This movie is not about a historical fact, rather about a mythological version of it. There is no real historical accuracy in the depicting of persons or actual events. It is a piece of story-, not history-telling. Miller (who wrote the graphic novel the movie is based on and co-produced the movie itself) offers a personal version of a story which has already been told many times. He doesn't claim that his version is truer, on the contrary: he claims often in interviews that he's no realist. Furthermore, the story is told through the words of a Spartian soldier, who obviously is working on the myth of Leonidas and the 300 in order to move Greece to combat against the Persians. It is not only a subjective tale; it is an instrumental, manipulated and manipulative propaganda tale basing on a real heroic deed. For this reason, do not look for historical truth in this movie: you would rather find lot of factual errors (the ephors weren't a caste of inbred priests but elected magistrates who remained in charge for one year and gave the kings their advice; the oracle was in Delphi, not in Sparta; it gave a different advice as the one in the movie; etc.), even if the depiction of the education of the Spartan youth is quite reasonable. But, again, this movie is NOT about history, it is story-telling. There is a large use of computer generated special effects. This gives to it an artificial character and makes it look like a cartoon or an anime (being based on a graphic novel, this should cause no wonder). The lights are never natural, the landscape is obviously computer generated, the fight scenes are real (according to the producers), but largely enhanced. They are quite stylish and well choreographed: the Spartians move graciously through the enemy lines killing with elegant movements which resemble a dance. Again: this embellishment is typical of myth, not of a realistic depiction of actual events. As for the "political" debate: is this movie an apology for the Iraqi war? Did the director and the producers want to draw a parallel between Leonidas and Bush? If you really are interested in this question (but you don't have to in order to enjoy or to dislike the movie), you should consider at least the following things: 1) Miller wrote the graphic novel in 1998, well before the Bush presidency; furthermore, he claims that he has been fascinated by Leonidas since he was a boy. 2) On the other side, the decision of making a movie out of 300 came in a specific historical moment, with the US being criticized for breaking international law in order to wage war to a middle-eastern tyrant and with Bush being considered by large masses around the world to be a blood-thirsty fanatical. Some of the dialogs in the movie could be applied to this situation, with the Spartian council in the blocking position of the UN and the ephors in that of the Security Council. Leonidas is accused of having provoked Xerxes to war and to wage war against the law, but he claims to be acting to secure freedom (an "enduring freedom"?). His fiercest political rival, Theron, is of course a traitor (and so were considered by the White House, Fox etc. those in the US who opposed the war). Xerxes is depicted as a heartless tyrant with a rather psychopathic personality, who punishes cruelly his general (does this remind you of some recent middle-eastern tyrant?). The Persians do not look like the real Persians did, but like present-day Middle-Easterners, that is: like Arabs (of course, the good guys are white, while the bad guys are brown, as in many other Hollywood movies). The Spartans' allies, the Archadian, have "good will" but follow Leonidas only half-hearted and eventually prefer to leave (precisely like most "allies" of the US in the invasion of Iraq). Leonidas claims often that Spartans are fighting for freedom and reason against tyranny and at one moment against mysticism (consider the typical arguments of neo-cons about Islam and its allegedly fanatic character). There is even an allusion to a "crush of cultures" à la Huntington (and if you want to be a little bit paranoid, the final scene of the dead Leonidas in the same position as Christ on the cross is somehow disturbing). It is quite implausible that the producers and the director were not aware of such parallels. On the other side, Leonidas dies at the head of his soldiers, while most "hawks" in Washington revealed themselves to be "chickens". Furthermore he dies facing the most powerful army of the world leaded by someone who believes to be a god and has imperialistic plans. The USA are at present considered an imperialistic nation in most countries, they have the most powerful army of the world, and their commander-in-chief does not believe to be a god, but claims that he speaks to God and vice versa. So, one could even reverse the political reading I quoted above. All this shows how tricky any political interpretation of a work of fiction can be, particularly when it handles with a myth (a few brave men fighting for freedom against an apparently invincible enemy who wants to enslave them). Watch this movie, if you are looking for action, fighting and blood galore: it won't offer you much more than this, but it'll do this in a quite convincing manner.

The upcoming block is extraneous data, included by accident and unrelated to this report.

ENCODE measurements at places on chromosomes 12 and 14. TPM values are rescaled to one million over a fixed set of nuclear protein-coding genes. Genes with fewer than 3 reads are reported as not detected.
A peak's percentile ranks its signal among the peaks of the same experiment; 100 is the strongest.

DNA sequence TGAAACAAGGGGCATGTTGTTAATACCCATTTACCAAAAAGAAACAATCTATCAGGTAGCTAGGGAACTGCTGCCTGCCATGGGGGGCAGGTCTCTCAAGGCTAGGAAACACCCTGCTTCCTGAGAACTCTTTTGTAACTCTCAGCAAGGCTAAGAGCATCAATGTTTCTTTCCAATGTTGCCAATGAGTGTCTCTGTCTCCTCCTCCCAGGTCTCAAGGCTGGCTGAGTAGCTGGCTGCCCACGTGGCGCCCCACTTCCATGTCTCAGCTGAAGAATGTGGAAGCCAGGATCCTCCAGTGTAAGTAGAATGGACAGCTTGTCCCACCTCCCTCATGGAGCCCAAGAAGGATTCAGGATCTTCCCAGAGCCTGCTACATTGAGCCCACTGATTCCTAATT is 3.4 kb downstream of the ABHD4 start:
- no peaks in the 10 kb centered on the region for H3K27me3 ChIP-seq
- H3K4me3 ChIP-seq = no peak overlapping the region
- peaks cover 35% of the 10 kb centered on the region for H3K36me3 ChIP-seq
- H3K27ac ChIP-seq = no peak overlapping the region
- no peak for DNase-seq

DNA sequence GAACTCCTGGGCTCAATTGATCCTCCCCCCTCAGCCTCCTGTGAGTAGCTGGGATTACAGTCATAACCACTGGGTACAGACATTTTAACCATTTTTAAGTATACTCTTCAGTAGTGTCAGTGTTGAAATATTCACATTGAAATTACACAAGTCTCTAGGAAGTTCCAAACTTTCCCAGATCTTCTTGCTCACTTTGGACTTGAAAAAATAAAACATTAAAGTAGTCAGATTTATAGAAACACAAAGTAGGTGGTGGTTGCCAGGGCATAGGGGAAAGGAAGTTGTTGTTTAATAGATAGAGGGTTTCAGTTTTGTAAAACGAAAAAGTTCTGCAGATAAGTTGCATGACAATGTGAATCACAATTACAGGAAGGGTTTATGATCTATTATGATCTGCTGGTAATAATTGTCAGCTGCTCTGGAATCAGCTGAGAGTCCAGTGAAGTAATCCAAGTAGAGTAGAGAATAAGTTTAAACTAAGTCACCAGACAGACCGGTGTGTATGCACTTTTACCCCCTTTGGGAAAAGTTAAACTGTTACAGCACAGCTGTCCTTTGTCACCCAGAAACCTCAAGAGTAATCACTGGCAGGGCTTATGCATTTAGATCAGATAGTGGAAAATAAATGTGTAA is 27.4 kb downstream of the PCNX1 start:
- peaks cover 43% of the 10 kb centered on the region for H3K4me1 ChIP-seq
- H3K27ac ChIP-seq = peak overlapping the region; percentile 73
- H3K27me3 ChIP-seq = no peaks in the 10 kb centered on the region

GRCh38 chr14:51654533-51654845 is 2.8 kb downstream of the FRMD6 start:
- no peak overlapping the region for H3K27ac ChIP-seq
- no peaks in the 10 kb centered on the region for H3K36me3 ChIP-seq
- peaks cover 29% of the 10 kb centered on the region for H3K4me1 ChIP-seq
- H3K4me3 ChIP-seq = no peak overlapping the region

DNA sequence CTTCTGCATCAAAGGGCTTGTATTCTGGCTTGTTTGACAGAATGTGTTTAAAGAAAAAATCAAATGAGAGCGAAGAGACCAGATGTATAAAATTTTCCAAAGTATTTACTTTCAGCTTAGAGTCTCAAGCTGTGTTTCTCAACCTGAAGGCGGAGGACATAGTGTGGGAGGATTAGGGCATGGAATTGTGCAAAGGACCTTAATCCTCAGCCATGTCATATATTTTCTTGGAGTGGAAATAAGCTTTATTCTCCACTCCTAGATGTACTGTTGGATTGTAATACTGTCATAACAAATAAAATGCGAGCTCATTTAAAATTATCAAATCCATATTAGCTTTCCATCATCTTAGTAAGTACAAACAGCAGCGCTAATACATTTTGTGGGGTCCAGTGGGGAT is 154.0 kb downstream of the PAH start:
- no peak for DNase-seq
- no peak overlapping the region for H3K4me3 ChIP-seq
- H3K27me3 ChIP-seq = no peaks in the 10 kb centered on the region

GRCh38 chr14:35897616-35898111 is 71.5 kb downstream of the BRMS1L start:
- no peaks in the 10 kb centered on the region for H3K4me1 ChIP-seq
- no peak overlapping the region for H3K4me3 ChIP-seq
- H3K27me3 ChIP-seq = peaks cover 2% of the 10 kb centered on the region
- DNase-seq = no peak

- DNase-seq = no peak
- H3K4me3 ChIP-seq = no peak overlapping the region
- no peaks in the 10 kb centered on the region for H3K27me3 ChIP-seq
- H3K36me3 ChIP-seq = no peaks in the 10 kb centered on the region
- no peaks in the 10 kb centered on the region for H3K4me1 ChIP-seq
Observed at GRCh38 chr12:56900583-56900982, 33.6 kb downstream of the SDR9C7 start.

The Island (2005)